The photo below inspired me.   I used it as a reference as well as an inspiration.  I start by putting the photo on my monitor wallpaper so I can study all day.  I think about the colors I will use, the layers I will build, where I will start and how I want the final version to look.

Reference Photo

This painting is my final version of this photo.

Although I love the mountains and the effect of the mist mountains just did not work well in my version and all the mist became a small amount coming in from the side of the landscape.  I wanted the pine tree to be more prominent so I made it larger and the birch trees in front became smaller.  Often my paintings take on a life of their own and how I envision the painting and how it ends up in the final version usually is different.  When the painting looks finished and everything seems to flow then I sign it and walk away. How do you know when a painting is finished?  It feels finished!

Beginning your painting:  First I find a reference  photo that inspires me.  I find I must be "in the mood" to do a painting.  The more artwork you produce the more you want to use your  pastels.  Painting with your pastels quickly becomes a passion.  Every  time I sit down and  start a painting, after the first couple layers I always think, "I have no clue how to do  this!"  Then, I forget my insecurities and get into the artwork.  It rather  takes over and the  pastels start to fly around the paper.  I recently saw a quote that says,  "When  you think you don't know what you are doing is when a great painting happens."  After the painting feels to me that it is  done, I think, "Hmmm....not so sure I like this one."

 Once I  have it tacked to  my wall or take a photo of  the piece, it is then possible to see it objectively.  Then  I think, "Hmmm, not  bad!" Don't let yourself get discouraged.  Not every piece will be a "keeper".  

After you have found the subject that inspires you and you have studied how you will approach the subject, it is time to sit down and begin.  Now it is time to choose your paper.  We have discussed different papers you might want to use.  You need to decide the size you want for your painting and the main colors you will use to create the feeling you want.  The example here was done on a medium blue paper.  I used this because most of the colors are in the blue area.  Sometimes artists will say it is best to use a contrasting color for your painting.  Hmm...never really works for me so I use a color that will compliment my image and help produce the feeling I want.  Most artists say you should use a gray paper if you are doing a winter scene.  It does work.  Remember paintings are all very personal to the artist and it will be your decision which paper to use for the effect you want.

Reference photo from 

Reference Photo from PMP

Paint My Photo is an invaluable website where the photos uploaded as reference photos are taken by very talented photographers and are completely free of any copy-write claims.  This makes using any of their photos as your reference material worry free should you want to sell you paintings.  You can upload your painting of their photo to have it included in the website and also gives you an opportunity to thank the photographer for sharing their talent.  They always have lovely, uplifting things to say about your art.  That is very helpful, trust me!  Other artists on the website will often find your painting and have nice things to say as well. Happy days!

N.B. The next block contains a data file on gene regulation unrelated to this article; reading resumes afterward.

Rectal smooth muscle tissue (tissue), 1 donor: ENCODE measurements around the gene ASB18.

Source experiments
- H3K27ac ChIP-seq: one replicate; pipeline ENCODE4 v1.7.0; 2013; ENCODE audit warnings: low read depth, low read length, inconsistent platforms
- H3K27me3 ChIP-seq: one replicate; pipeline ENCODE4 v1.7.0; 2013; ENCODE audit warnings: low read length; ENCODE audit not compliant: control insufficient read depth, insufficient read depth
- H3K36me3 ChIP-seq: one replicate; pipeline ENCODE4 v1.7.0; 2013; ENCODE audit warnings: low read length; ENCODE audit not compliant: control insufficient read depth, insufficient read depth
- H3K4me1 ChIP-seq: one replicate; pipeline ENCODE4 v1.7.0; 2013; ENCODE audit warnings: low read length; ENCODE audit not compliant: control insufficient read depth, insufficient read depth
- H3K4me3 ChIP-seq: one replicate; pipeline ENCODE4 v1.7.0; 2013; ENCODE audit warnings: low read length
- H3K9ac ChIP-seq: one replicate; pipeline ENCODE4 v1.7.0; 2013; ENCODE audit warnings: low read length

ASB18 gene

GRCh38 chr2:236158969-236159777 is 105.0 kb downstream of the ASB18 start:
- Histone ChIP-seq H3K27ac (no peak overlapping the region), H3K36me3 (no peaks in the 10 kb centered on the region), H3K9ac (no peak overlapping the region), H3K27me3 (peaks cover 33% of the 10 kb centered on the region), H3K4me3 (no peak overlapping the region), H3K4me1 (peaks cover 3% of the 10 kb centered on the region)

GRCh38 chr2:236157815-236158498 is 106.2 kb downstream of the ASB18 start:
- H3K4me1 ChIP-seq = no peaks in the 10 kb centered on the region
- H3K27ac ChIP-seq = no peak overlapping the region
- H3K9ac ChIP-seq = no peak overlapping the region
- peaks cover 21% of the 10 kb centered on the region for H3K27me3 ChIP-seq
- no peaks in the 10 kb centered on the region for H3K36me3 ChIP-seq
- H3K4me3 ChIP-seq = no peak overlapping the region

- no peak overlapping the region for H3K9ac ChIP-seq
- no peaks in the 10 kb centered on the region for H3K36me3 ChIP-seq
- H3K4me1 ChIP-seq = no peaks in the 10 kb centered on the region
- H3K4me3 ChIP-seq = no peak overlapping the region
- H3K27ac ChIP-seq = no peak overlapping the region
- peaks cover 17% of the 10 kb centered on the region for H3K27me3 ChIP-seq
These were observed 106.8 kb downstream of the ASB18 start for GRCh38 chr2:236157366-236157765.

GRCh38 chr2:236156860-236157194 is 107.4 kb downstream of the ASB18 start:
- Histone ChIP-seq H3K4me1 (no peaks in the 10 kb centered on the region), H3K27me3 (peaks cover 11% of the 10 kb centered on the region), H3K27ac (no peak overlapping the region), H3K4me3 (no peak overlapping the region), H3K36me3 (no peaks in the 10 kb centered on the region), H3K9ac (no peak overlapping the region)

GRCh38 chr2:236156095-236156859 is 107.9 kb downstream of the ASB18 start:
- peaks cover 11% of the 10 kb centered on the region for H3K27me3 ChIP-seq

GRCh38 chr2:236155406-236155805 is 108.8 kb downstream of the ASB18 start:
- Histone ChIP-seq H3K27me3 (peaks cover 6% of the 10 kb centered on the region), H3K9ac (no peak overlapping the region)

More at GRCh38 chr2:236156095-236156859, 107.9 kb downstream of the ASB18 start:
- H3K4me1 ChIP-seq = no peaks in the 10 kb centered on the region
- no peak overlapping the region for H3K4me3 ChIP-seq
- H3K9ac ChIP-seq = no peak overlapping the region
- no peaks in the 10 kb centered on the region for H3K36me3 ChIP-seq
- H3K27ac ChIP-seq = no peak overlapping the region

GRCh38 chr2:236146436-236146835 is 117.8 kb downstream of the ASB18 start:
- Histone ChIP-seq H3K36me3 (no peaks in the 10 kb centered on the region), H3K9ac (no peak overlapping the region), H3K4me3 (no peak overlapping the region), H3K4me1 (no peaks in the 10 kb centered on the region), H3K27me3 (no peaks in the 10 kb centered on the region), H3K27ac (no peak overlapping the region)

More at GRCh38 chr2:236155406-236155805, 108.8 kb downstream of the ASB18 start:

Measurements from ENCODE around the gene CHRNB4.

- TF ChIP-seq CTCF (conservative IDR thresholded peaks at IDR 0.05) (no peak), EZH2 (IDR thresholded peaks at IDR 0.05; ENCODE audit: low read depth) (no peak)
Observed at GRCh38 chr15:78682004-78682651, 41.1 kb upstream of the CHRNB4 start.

This is my version of the reference photo.

 I chose black paper for this painting because it is all about creating a very early morning feeling when the sun has barely begun to rise.  The image has a dark feeling so my painting needed to have that same dark feeling.  Choosing the black paper was a good idea.  It is done with Artagain paper.  My favorite! The  more  paintings you do  the better you get, the better you  understand your medium and the more comfortable you become using your learned techniques and discovering new ones.  I study my completed paintings to see what I did right and what I did wrong.  Paintings usually look better from  a distance and also look  different in different lighting.  Lighting in the room makes any painting done on black paper look different so this is something to keep in mind.

Start your painting by lightly sketching areas that will define your image.  For instance, when doing a landscape you always need to have a horizon line so this is a good place to start.  Draw in your horizon line and work from there defining the general layout when doing landscapes.  You can lay out your painting by freehand sketching lightly using subtle lines you can see but will not be hard to erase or work over.  If you are doing something that requires a lot of detail you can trace the image on tracing paper and then use this to transfer details to your paper.  Now you have guidelines.  When working on your painting it is easy to get things too big or too small as you work.  Having your guidelines will keep you on track.  Different types of images require different techniques. I will be writing more articles to explain doing paintings of landscapes, animals, flowers, portraits, etc.

This should NEVER be directly in the middle of the piece.  It may come a little higher or a little lower than the middle of the paper.  Horizon lines are usually pretty straight. If you study the horizon lines in both of my paintings here you will see I veered slightly away from a straight horizon line.  It is a subtle thing but if you look closely, especially in the dark painting, the world seems a little tilted because my horizon line is not perfectly straight.  So, I don't think it spoils either painting but "lesson learned".  

More to follow....I hope this helps.  My next article will be about colors and values when it comes to blocking in your colors.